Comparison of several change detection methods for monitoring land cover dynamics in Belarus2007In: Proceedings of MultiTemp 2007 - 2007 International Workshop on the Analysis of Multi-Temporal Remote Sensing Images, 2007, p. 4293063-Conference paper (Refereed)
    Abstract [en]

    The study presents experience of use of post-classification comparison, image differencing, principal component analysis, use of ancillary data and combinations of different change detection methods for detecting land cover / land use dynamics in Novopolotsk area, Belarus over the period 1994-2002. All methods give good results in terms of accuracy assessment, visual presentation, etc. Change detection results are dependent on parameters applied.

  • 53.
    Rymasheuskaya, Maryna
    KTH, School of Architecture and the Built Environment (ABE), Urban Planning and Environment, Geoinformatics (closed 20110301).
    Land cover change detection in northern Belarus2007In: ScanGIS 2007 - Proceedings of the 11th Scandinavian Research Conference on Geographical Information Sciences, 2007, p. 255-260Conference paper (Refereed)
    Abstract [en]

    Study deals with the land cover dynamics analysis using remote sensing data over urban, suburban area in northern Belarus (Polotsk and Novopolotsk cities and surroundings) over the period 1994 - 2002. SPOT 3 and 5 images are used for the study. Land cover change detection is conducted using image differencing and post-classification comparison methods. Several classification methods are tested in order to obtain the best classification results to produce single date maps and change map.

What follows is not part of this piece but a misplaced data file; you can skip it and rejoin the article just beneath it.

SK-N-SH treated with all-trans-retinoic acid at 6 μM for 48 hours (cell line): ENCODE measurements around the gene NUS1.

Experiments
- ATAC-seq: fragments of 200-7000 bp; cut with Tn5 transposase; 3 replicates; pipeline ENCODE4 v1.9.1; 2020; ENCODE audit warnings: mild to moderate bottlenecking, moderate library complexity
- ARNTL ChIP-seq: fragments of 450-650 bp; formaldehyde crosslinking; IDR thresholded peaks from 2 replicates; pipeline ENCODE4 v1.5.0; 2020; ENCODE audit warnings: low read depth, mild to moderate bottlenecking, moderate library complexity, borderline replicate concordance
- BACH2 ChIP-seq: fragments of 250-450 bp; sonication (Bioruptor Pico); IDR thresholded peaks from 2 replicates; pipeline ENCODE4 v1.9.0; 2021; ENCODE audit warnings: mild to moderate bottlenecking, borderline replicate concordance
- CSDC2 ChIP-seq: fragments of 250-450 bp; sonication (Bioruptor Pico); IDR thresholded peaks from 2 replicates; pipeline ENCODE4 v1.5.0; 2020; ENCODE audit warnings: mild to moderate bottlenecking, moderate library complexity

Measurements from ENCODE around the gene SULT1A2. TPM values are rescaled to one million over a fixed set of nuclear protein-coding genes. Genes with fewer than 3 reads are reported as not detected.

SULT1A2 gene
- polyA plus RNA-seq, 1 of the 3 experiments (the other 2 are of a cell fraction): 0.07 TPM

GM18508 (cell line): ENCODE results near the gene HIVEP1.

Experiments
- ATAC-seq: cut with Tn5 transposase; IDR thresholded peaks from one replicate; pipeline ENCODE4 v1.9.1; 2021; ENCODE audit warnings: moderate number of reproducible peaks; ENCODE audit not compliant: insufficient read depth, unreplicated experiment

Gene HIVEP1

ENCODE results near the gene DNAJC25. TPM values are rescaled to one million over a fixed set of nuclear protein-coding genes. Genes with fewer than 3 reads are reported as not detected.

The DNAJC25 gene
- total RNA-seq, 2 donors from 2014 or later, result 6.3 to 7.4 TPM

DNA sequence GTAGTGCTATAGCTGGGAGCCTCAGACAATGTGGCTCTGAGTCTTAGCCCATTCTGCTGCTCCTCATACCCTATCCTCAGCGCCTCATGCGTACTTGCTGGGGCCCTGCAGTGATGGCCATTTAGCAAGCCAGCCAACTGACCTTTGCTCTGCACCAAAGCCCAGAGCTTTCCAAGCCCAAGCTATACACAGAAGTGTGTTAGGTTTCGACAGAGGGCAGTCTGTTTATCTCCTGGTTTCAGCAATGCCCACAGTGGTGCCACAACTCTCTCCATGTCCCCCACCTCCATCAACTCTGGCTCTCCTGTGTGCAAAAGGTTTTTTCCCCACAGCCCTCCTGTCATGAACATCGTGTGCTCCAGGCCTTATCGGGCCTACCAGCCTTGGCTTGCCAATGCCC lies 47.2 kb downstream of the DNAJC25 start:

• 54. Sarker, M. L. R.
    et al.
    Ban, Yifang
    KTH, School of Architecture and the Built Environment (ABE), Urban Planning and Environment, Geoinformatics (closed 20110301).
    Nichol, J.
    Comparison of pixel-based, object-based and sequential masking classification procedures for land use and land cover mapping using multiple sensor SAR in SWEDEN2007In: 28th Asian Conference on Remote Sensing 2007, ACRS 2007, 2007, p. 623-628Conference paper (Refereed)
    Abstract [en]

    Multiple sensor applications have become increasingly common in recent years and offer new opportunities to the remote sensing community to extract better information about the earth surface. However, the processing of multiple sensor SAR for land use and land cover mapping is not straightforward and still needs more investigation in order to become operational. This study investigates the efficiency of three different types of classification procedures, namely pixel-based, object-based and sequential masking to extract land use and land cover information from multiple sensor SAR images using the same training and validation areas. Four sensors (RADARSAT finebeam, RADARSAT standard-beam, ERS-2, and JERS-1) in different combinations were investigated in two study areas, to compare their effectiveness for accurate land cover mapping. The results indicate that the pixel-based classifier namely ANN is more accurate (around 90% overall accuracy and 0.90 Kappa coefficient) compared with object-based classification for extracting land use and land cover information from multiple sensor SAR. Overall it was found that the best performance (more than 90% overall accuracy and more than. 90 Kappa coefficient) can be achieved using a sequential masking approach because of its step by step classification technique.